Themes and Issues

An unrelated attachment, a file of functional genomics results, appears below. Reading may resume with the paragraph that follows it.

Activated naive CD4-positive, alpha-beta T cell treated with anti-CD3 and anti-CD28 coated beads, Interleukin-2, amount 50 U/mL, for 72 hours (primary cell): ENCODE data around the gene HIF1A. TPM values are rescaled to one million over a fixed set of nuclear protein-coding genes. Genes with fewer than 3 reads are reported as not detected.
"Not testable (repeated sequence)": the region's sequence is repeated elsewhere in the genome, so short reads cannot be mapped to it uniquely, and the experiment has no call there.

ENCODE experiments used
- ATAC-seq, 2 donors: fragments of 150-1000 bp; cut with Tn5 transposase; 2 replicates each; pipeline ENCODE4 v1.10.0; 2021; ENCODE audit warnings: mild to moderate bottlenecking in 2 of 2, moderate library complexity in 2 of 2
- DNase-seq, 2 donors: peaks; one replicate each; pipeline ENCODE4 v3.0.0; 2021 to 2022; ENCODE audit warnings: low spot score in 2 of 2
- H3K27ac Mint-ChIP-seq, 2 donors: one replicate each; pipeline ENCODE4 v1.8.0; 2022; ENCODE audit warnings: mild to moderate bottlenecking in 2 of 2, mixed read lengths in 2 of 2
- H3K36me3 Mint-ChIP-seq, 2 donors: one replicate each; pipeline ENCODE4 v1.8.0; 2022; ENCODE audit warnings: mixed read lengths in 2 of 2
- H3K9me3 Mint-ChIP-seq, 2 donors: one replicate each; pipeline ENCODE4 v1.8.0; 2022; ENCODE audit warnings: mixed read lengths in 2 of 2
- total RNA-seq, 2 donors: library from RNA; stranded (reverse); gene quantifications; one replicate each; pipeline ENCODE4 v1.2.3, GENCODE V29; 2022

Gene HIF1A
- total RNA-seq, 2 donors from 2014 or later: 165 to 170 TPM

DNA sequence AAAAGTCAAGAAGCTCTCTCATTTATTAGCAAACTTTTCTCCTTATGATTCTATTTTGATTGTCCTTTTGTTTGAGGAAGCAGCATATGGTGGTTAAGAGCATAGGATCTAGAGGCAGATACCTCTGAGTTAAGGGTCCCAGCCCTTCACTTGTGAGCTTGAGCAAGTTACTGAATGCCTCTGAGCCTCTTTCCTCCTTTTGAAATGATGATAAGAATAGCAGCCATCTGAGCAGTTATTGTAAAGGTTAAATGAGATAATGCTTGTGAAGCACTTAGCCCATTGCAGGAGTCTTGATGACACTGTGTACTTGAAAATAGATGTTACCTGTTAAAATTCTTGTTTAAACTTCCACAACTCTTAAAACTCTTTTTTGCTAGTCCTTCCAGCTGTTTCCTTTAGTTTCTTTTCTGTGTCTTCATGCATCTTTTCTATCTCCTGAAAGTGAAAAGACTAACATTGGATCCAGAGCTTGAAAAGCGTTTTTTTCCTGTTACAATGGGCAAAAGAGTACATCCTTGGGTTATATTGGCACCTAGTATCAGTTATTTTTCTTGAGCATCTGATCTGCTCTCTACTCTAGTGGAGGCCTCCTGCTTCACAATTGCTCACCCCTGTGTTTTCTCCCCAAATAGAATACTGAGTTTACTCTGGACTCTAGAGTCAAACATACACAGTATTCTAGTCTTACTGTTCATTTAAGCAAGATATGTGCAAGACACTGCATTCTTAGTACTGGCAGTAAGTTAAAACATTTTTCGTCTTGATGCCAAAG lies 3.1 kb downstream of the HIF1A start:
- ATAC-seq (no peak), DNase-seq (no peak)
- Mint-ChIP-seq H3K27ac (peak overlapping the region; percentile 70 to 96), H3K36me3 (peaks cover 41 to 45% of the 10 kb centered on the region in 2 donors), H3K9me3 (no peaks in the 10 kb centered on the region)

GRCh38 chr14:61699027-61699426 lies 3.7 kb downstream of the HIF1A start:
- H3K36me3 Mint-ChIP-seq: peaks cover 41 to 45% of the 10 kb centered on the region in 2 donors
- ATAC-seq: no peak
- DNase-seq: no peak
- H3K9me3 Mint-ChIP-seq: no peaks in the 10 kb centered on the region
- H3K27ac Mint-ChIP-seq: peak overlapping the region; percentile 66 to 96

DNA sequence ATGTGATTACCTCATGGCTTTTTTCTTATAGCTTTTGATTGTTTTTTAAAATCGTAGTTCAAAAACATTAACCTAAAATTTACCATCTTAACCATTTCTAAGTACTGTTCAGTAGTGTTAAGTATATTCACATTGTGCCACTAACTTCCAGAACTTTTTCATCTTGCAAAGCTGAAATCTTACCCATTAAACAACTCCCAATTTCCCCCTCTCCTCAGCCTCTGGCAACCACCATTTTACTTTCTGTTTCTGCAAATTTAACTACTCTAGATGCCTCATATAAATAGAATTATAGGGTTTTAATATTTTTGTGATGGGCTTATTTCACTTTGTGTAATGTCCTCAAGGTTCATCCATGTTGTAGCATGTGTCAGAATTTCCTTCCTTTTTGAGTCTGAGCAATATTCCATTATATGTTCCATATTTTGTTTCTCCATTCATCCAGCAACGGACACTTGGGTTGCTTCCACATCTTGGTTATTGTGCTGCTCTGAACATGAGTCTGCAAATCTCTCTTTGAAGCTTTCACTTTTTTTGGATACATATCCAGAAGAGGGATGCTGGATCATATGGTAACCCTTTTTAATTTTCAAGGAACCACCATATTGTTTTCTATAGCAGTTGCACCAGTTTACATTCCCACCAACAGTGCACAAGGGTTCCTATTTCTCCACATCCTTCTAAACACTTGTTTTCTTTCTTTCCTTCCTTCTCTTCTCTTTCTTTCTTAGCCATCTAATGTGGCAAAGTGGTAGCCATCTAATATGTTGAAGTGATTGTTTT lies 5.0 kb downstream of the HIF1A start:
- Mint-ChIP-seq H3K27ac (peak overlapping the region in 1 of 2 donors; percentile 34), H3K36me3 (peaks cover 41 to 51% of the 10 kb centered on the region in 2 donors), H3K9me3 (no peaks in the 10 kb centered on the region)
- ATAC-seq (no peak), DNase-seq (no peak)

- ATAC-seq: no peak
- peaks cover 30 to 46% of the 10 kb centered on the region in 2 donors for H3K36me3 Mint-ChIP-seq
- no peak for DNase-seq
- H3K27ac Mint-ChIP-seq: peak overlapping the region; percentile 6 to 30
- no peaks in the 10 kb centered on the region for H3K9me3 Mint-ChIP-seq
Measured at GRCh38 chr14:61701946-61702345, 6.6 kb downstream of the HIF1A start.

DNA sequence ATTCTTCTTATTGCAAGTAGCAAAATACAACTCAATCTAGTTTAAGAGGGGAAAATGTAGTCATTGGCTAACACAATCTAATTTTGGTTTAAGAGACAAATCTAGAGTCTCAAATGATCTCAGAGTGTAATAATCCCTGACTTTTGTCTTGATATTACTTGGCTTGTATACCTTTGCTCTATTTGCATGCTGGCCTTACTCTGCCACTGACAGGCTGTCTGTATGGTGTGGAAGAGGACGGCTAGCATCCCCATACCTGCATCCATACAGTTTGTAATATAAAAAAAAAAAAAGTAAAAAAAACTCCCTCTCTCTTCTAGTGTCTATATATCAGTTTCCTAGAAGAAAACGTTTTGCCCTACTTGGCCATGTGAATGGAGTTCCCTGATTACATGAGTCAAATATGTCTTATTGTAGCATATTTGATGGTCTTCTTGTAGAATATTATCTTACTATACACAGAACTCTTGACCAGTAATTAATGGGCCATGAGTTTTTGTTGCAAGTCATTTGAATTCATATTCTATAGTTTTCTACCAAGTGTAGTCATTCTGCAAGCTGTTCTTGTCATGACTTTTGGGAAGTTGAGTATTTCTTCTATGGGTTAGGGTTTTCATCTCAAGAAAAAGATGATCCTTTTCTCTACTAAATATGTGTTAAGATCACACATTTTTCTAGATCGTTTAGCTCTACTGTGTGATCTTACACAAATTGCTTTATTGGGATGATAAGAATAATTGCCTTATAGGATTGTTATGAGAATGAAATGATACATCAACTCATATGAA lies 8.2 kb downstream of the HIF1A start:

On a casual reading Emma may not seem to amount to very much. The story is slight: a number of young people who are unmarried when the book opens find partners and marry them some three hundred pages later. Exciting incidents are in distinctly short supply: among the most dramatic episodes in the book are the scenes where one young lady is frightened by meeting some gypsies, and another young lady is rude to an older woman. The mysteries seem trivial: to such questions as ‘Who has sent Jane Fairfax a piano?’ and ‘Why does Jane walk to the post office in the rain?’ some readers may feel like responding ‘Who cares?’. The setting is restricted, rarely moving outside the confines of a community that is little more than a large village. The number of characters is limited, and the social range also.
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